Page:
When you look at what is going on in Massachusetts and what is going on in California, where do you see the legal future of same-sex marriage?

KRISTOL: I think there are a lot of judges that would like to take this in their own hand and do what the political branches and the voters are unwilling to do, which is to legislate same-sex marriage for the country or most states in the country.

I think this will be a big issue in 2012. The Defense of Marriage Act was passed by Congress in 1996 and signed by President Clinton. There is a Democratic president and Democratic Congress right now. If they want to change the Defense of Marriage Act and say it's safe to have same-sex marriage act or then benefits will flow to both members of that marriage, Social Security, et cetera, they can amend it.

If the voters of California want a referendum on same-sex marriage -- I think conservatives will rally to the proposition. Judges have a much more limited role and these matters should be decided democratically.

WALLACE: Erin, Bill talked about 2012. We have an election a little sooner than that in 2010. We know, in 2004, how potent the issue of gay marriage can be, whether it's to ban it or not on several state ballots. Do you think it could be a voting issue in November?

BILLINGS: Gay rights issues have been in the past and they were in 2006. A lot of Democrats and Republicans use them in the campaign. Certainly it could.

I think it will also come up again in Elena Kagan's Supreme Court, not her hearing but the debate on Senate floor when she goes up for confirmation. I definitely think it will be part of debate. Will it be a defining issue? I tend not to think so.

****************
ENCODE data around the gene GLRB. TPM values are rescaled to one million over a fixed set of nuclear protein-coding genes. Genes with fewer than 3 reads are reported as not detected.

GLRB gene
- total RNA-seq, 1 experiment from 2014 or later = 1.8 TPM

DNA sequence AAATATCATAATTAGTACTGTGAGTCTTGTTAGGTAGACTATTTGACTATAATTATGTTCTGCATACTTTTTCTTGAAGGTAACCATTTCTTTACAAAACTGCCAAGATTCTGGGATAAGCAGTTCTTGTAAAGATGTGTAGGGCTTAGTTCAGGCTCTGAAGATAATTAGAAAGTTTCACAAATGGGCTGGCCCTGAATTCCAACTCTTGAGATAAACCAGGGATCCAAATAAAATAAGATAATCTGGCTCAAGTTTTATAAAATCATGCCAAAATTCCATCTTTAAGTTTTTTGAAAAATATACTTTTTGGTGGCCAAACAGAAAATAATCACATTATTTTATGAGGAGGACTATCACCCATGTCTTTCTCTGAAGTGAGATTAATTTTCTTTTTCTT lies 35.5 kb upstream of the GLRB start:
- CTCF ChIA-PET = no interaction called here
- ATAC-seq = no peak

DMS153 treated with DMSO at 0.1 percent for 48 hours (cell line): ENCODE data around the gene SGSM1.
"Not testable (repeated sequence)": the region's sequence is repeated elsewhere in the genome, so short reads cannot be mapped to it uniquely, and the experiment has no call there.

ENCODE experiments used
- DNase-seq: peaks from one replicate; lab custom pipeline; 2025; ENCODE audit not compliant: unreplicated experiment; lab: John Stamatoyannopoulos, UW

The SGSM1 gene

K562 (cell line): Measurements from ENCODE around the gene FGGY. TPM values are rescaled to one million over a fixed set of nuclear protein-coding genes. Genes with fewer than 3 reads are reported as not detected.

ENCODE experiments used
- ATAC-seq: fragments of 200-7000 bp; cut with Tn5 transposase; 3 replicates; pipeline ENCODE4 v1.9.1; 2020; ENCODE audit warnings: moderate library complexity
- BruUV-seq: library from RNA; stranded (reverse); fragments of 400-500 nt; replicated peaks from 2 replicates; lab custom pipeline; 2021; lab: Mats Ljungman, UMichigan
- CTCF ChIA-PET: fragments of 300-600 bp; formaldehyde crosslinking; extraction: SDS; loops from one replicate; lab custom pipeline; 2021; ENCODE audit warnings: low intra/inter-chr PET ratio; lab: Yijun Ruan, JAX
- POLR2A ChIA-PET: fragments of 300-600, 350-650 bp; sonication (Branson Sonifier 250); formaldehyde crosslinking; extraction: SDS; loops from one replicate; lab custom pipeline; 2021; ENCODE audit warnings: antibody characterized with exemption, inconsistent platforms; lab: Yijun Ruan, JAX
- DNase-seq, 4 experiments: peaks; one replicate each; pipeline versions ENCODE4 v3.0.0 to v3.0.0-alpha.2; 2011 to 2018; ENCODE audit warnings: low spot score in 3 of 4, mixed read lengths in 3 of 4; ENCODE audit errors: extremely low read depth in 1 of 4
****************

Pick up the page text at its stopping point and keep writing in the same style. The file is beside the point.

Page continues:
WALLACE: Less than a minute. Charles?

KRAUTHAMMER: I think Republicans and conservatives ought to take a principled stand on grounds of federalism. As Bill indicates, if a state is going to adopt it and it does it by referendum or in the legislature, it ought to be respected.

If it's a judge, as in Massachusetts, who was under a ruling of a 4-3 majority of the high court, I think that is truly illegitimate and undemocratic.

So I don't want to see it undone in the state like California where it passed, where a ban on it was approved by referendum. Judges ought to stay out of this in the same way we learned lesson on abortion. We don't want the courts ruling for the whole country. Let each state decide according to its own societal norms and habits.

WALLACE: All right, we have to leave it there.

The people have spoken on our home page at on which topic should lead the Friday lightning round. We'll reveal your winner when we return.


WALLACE: Every week on the page, viewers vote on what topic we should discuss first during the Friday lightning round.

And today -- and this is getting a little bit repetitive -- yep, Charles wild card. Not that it in any way diminishes your triumph, Charles, but would you like to share some thoughts with us?

KRAUTHAMMER: Yes. Let me say once again I'm humbled by the confidence of the viewers.

The wild card question for the week is what the most underreported story? And the correct answer is that in Aspen this week, the ambassador of the United Arab Emirates said that he not only supports but almost invites, welcomes, demands a U.S. attack on the Iranian nuclear facilities because, he says, it is impossible to imagine living in deterrents or containments on Iran and even says without nukes it's still aggressive and cannot be contained.

And I think he speaks for a lot of Arab states in saying that, and he said it openly and publicly.


BILLINGS: I'll take a different tact. This is shocking for Charles. I think the most underreported story is the fact that Jim Traficant cannot make a comeback and will not be on the ballot in November, a former Democratic House member who just got out of prison. Why? Because everybody cared about LeBron James moving to the Heat.

So Cleveland, Ohio, lost two --

WALLACE: Giants.

BILLINGS: Two huge figures.